Updated 7:10 p.m. | Posted 11:42 a.m.
Police officers who shot and killed Thurman Blevins in a north Minneapolis alley on June 23 were justified under the law in using deadly force, Hennepin County Attorney Mike Freeman said in a prepared statement, which he'd planned to read Monday before family members and activists shouted him down.
Freeman on Monday had planned a 20-minute public review of the evidence, including a detailed chronology of events, saying he would announce any criminal charges toward the end.
However, Blevins' family members and supporters, anticipating Freeman did not intend to charge the officers, began protesting at the start of the press conference.
Freeman's office later released the prosecutor's full statement, which said no charges would be coming against officers Justin Schmidt and Ryan Kelly for the killing of Blevins in a Minneapolis alley.
"When Mr. Blevins fled from the officers with a loaded handgun, refused to follow their commands for him to stop and show his hands and then took the gun out of his pocket and turned toward the officers, Mr. Blevins represented a danger to the lives of Officer Schmidt and Officer Kelly," Freeman said in the statement, noting that Minnesota law allows officers to use deadly force in such circumstances.
Freeman talked to reporters Monday afternoon.
The video released Sunday by Minneapolis Mayor Jacob Frey shows Schmidt and Kelly in their squad, driving and looking for a man in a tank top who was reported to be shooting a handgun in the air.
They appear to spot a man matching the description. One officer says he sees a gun and both begin pursuing Blevins on foot, down the street and into a north Minneapolis alley.
"Stop or I'll shoot," one officer yells as he pursues Blevins, 31. Blevins at one point appears to respond, "Why?"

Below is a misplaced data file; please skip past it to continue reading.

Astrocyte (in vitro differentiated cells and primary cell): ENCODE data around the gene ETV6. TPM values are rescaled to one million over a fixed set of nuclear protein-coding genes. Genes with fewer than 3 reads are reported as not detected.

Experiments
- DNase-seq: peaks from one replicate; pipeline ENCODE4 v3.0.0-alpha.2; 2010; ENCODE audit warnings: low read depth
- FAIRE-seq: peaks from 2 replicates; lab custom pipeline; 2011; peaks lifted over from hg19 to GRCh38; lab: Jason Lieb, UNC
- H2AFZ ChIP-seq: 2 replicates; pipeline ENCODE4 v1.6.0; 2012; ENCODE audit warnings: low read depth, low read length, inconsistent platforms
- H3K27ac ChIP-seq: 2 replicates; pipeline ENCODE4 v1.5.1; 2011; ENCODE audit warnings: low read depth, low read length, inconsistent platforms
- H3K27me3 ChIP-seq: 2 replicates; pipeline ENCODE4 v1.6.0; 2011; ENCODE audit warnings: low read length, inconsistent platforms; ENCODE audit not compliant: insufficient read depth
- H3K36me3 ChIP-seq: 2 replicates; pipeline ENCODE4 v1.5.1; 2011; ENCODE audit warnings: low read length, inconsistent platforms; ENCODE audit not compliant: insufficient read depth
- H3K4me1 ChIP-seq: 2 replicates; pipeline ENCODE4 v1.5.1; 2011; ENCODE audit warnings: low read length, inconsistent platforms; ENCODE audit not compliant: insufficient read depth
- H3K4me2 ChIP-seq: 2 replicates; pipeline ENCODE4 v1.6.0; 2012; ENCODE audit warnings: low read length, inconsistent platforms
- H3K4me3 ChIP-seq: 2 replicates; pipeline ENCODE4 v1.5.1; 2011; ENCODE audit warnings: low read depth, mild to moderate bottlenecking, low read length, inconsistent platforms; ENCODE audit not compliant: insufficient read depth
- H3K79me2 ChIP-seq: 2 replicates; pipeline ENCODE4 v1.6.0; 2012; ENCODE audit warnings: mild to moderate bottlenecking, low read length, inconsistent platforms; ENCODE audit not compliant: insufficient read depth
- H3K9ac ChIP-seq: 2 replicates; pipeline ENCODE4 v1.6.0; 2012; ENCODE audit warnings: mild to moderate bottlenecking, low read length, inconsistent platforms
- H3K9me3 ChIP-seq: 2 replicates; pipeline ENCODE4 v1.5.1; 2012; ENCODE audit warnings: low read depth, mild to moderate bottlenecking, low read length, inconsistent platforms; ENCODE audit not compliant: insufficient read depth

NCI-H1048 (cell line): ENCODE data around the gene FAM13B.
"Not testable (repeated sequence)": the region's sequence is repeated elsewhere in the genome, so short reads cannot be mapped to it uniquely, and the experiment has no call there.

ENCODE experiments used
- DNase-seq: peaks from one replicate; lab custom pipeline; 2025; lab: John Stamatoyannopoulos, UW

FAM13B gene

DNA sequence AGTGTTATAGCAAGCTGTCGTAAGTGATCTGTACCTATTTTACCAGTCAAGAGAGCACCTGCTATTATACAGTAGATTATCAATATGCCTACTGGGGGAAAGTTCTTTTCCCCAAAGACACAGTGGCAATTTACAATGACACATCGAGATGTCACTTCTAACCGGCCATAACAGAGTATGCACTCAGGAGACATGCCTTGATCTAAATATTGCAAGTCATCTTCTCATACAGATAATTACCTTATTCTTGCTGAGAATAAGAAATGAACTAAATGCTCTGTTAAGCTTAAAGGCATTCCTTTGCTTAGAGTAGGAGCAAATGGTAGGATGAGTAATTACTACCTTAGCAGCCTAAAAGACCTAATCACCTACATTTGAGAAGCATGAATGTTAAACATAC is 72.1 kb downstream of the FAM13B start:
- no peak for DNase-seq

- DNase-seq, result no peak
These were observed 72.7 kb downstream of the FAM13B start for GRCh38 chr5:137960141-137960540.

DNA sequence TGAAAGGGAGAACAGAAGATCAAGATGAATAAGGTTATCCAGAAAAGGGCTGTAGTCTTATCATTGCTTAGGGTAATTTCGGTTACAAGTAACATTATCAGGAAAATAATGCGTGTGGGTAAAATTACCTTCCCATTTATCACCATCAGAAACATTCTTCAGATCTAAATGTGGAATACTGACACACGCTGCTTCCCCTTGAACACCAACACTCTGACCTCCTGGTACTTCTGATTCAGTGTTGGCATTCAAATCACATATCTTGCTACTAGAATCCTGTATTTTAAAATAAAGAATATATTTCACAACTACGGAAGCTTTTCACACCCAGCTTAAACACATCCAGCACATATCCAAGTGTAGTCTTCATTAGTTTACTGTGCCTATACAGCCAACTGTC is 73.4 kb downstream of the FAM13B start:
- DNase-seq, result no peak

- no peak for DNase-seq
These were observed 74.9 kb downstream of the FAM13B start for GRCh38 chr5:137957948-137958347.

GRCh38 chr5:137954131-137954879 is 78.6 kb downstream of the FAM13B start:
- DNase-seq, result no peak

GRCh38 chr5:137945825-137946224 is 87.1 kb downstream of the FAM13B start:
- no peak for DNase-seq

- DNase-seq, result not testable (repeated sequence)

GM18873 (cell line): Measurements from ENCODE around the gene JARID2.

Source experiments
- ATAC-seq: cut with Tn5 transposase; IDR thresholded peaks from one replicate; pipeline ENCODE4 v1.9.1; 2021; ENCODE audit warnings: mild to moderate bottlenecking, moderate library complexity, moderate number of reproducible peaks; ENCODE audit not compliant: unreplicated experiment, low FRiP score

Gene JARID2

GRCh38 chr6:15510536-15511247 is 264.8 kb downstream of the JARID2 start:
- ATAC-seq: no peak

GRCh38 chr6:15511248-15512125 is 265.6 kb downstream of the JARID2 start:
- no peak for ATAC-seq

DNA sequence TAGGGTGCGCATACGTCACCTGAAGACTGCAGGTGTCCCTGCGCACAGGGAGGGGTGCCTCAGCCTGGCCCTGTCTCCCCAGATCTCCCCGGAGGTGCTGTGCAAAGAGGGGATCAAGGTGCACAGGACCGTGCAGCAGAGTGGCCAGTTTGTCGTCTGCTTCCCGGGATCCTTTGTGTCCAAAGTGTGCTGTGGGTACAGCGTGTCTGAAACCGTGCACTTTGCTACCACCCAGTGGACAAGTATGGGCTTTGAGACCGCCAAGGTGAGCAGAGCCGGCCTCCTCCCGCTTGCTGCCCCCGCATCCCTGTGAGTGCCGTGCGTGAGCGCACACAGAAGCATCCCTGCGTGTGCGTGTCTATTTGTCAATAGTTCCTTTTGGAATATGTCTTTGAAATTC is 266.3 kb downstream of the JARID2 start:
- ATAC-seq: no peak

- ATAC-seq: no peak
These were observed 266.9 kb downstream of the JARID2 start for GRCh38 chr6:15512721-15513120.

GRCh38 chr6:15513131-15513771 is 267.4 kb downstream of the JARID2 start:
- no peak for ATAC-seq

When an officer yells at Blevins that he sees Blevins has a gun, Blevins appears to reply, "I don't." He continues to run as Schmidt orders him to drop his gun.
An enhanced video released by the city appears to show a gun in Blevins' hand when officers open fire. After Blevins has been shot, the footage shows officers kick what appears to be a gun away from his body. About 40 seconds elapse between the time the officers report seeing a gun, and when the shots are fired.
In the days following the shooting, authorities had said officers were responding to a report of a man firing a gun in the neighborhood near the 4700 block of Bryant Avenue North, and that Blevins had a gun when police encountered him. Blevins' family and other community members had disputed that account.
Blevins' death has sparked protests, as it came in the wake of other high-profile police shootings in the Twin Cities in recent years, including the deaths of Jamar Clark, Philando Castile and Justine Ruszczyk.
Earlier Monday morning, Minneapolis police union chief Bob Kroll said the video showed Minneapolis officers had no choice but to shoot Thurman Blevins, adding that the investigation will also show Blevins shot at police during the chase. Investigators looking into the shooting, however, have not said whether Blevins fired a gun during the chase.
Freeman, though, said later in the day he's not certain that Blevins fired at the officers.
"We can tell that the gun was fired three times," he said, but "I cannot tell you that there is sufficient proof that he, in fact, lined it up and shot at the officers."
One of the officers thought he did and that's one of the reasons he returned fire, Freeman added.
The officers remain on paid administrative leave. Freeman told reporters he'd decided late last week not to charge them and then thought it through again over the weekend.
In a statement released Monday, Minneapolis Police Chief Medaria Arradondo said he respects and accepts Freeman's decision. The statement went on to say that the department could not comment on the incident because the case was still under internal investigation, but that Arradondo would be able to comment after the criminal and internal investigations are complete.
After Freeman exited his Monday morning press conference, Blevins' cousin Sydnee Brown took over the podium. She said protesters were "here for truth and justice" and argued that the video showed the police officers were not in fear of their lives when they confronted Blevins.
Other family members said the description police had when they arrived at the scene did not match Blevins and that officers could not have seen a gun.
"I don't want the media and the world to think that we are angry. We're not angry. We're more so disgusted," Brown said. "We're disgusted by the leaders of the world, we're disgusted by the leaders of Minneapolis and Minnesota, and at the end of the day, we want the cops arrested."
Freeman's prepared statement
Editor's note: Links to the videos are available on the city of Minneapolis website. The videos are extremely graphic.